Power plants in Britain may be allowed to pump more toxic pollutants into the air than are normally allowed in a bid to avoid blackouts this winter. Under the National Grid’s “unlikely worst-case scenario”, a failure to import enough energy could see Britons subjected to three-hour periods of rolling blackouts during the coldest months of the year to balance the grid and conserve power.
But as part of increased efforts to avoid this scenario, the Environment Agency has reportedly drawn up plans to soften air pollution rules for electricity generators.
This will allow gas and diesel-fired power generators to exceed their annual limits for nitrogen oxide and carbon monoxide in the event that more electricity is desperately required to stave off shortages.
The current rules impose limits on plants on the hours they can run in order to prevent excess emissions of nitrogen oxide and carbon monoxide.
Both of these gases are considered damaging to health. For instance, the Government says that exposure to nitrogen oxide can lead to inflammation of the airways and can worsen pre-existing heart or lung conditions.
While legal requirements have not changed, the Environment Agency says that plants will be able to go beyond the normal limit on operating hour limits, should National Grid’s plan comes closer to becoming a reality.
But a spokesman for the Government’s environment department has argued that it is “clear that power plants must still comply with their legal permits and can only operate under the RPS [regulatory position statement] in the event of an imminent electricity shortage”.
They added: “A breach of the hourly limits within a permit would be addressed by the Environment Agency’s normal enforcement process.”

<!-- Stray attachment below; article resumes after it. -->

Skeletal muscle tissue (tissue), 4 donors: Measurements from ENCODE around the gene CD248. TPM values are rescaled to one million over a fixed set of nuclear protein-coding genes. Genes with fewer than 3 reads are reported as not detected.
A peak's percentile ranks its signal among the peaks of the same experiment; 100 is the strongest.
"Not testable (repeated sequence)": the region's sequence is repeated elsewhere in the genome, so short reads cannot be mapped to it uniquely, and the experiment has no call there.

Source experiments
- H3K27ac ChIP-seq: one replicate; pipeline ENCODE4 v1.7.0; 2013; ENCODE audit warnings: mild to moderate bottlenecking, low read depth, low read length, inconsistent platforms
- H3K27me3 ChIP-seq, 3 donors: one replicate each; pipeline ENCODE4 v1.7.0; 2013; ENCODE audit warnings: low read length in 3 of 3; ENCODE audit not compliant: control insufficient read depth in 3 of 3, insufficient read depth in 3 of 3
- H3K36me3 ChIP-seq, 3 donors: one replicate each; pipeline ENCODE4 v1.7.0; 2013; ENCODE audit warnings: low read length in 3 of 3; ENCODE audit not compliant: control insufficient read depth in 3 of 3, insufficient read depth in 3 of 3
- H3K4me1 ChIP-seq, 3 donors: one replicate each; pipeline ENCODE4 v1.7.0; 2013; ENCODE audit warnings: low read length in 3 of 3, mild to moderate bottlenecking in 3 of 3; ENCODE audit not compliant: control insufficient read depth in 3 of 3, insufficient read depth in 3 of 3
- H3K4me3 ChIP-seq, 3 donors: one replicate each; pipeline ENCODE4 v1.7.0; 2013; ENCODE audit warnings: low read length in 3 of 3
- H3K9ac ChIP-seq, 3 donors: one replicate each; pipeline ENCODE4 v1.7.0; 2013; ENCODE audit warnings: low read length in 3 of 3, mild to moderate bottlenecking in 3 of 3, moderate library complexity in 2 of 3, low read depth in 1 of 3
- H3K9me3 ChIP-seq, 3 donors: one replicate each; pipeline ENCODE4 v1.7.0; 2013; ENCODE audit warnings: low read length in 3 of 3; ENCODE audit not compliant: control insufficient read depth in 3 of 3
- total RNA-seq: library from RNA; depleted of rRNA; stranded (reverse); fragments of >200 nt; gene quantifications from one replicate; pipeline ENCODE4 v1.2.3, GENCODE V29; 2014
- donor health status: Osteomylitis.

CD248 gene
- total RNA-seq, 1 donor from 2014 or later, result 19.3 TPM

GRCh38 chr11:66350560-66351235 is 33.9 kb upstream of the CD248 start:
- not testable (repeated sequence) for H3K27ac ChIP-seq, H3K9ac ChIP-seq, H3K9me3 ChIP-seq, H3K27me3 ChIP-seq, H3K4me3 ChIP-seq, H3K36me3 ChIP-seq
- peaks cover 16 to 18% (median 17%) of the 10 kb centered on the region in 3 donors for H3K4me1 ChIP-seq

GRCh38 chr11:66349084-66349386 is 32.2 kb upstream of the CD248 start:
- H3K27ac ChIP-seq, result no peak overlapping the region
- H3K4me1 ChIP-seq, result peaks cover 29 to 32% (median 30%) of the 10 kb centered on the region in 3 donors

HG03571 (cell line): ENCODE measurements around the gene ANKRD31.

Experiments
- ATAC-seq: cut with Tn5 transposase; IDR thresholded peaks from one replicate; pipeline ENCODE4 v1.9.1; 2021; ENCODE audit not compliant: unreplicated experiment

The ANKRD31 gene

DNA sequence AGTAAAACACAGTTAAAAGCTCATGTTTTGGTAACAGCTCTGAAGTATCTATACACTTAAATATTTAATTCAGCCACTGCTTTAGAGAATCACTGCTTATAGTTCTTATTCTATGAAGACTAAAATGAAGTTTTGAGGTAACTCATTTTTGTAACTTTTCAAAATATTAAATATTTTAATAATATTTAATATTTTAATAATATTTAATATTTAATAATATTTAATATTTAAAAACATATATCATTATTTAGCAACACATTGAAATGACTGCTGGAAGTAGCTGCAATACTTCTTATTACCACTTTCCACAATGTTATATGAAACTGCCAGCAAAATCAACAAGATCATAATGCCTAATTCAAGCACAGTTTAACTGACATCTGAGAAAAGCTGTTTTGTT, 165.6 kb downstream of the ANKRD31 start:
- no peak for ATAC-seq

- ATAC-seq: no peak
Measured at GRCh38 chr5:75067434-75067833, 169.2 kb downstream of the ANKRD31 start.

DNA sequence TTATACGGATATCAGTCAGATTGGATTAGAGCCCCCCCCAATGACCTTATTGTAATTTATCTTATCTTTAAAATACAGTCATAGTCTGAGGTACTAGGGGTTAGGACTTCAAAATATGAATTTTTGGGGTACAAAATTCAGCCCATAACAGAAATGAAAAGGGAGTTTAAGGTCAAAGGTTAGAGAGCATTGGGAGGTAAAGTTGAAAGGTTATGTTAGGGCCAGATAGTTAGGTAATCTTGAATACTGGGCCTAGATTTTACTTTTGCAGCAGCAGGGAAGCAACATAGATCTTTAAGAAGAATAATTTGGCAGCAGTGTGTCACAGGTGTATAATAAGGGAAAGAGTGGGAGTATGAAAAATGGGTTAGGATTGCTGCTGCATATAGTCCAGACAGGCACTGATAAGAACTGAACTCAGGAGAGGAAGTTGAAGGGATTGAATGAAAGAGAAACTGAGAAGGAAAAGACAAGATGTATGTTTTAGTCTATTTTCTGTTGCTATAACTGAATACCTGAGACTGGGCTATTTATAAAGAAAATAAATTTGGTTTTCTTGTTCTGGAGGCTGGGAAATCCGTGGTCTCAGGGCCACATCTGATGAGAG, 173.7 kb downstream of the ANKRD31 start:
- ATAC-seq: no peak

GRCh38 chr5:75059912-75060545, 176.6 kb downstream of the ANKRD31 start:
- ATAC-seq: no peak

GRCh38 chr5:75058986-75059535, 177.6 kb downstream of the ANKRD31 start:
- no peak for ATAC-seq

And if plants do exceed nitrogen oxide and carbon monoxide emission limits which are normally imposed, they will still have to make equivalent cuts to emissions next year.
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This will allow power stations to effectively “borrow” from next year’s allowances, instead of adding extra hours overall.
While the UK is not as reliant on Europe for Russian gas, it does indirectly import Russian supplies via European nations like the Netherlands and Belgium. The Russian President has already shown that he is willing to curtail supplies after he conducted previous supply cuts, but the dictator has threatened to “freeze” Europe as the bloc mulls over a measure to impose price caps on Russian energy.
European nations, such as Germany, have been building up their gas storage capacity to prepare for this scenario, which will likely provide an extra lifeline in the event of further cuts. But there is another issue as France’s nuclear power output is expected to plummet further.
EDF, France’s state-owned energy giant, warned this week that its nuclear power output could plummet again, marking the fourth time this year that the French energy giant scaled back predictions for its nuclear electricity output.
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This has raised fears of energy shortages in the UK as Paris could decide to send less electricity to Britain via interconnections linking the two nations. This is despite Prime Minister Rishi Sunak and French President Emmanuel Macron agreeing to cooperate on nuclear energy in efforts to avoid energy shortages this winter.
Dr Paul Dorfman, an associate fellow from the Science Policy Research Unit at the University of Sussex told Express.co.uk: “Despite the friendly rhetoric between Sunak and Macron, trying to keep the lights on in Paris, while coping with the broken French nuclear fleet, will take precedence over power supply to the UK – and will mean UK blackouts are much more likely.”
Nuclear energy usually generates 70 percent of the country’s electricity, but after several EDF reactors were taken offline, there have been serious concerns over Paris’ ability to avoid its own blackouts.
Simon Cran-McGreehin, head of analysis at the Energy and Climate Intelligence Unit, told Express.co.uk: “The issues at French nuclear power stations, coupled with the potential shortages of gas for power generation on the continent, do mean that the UK is likely to have more difficulty in securing imports this winter – National Grid has included this scenario in its Winter Outlook, as one of the factors that would make power shortages more likely.”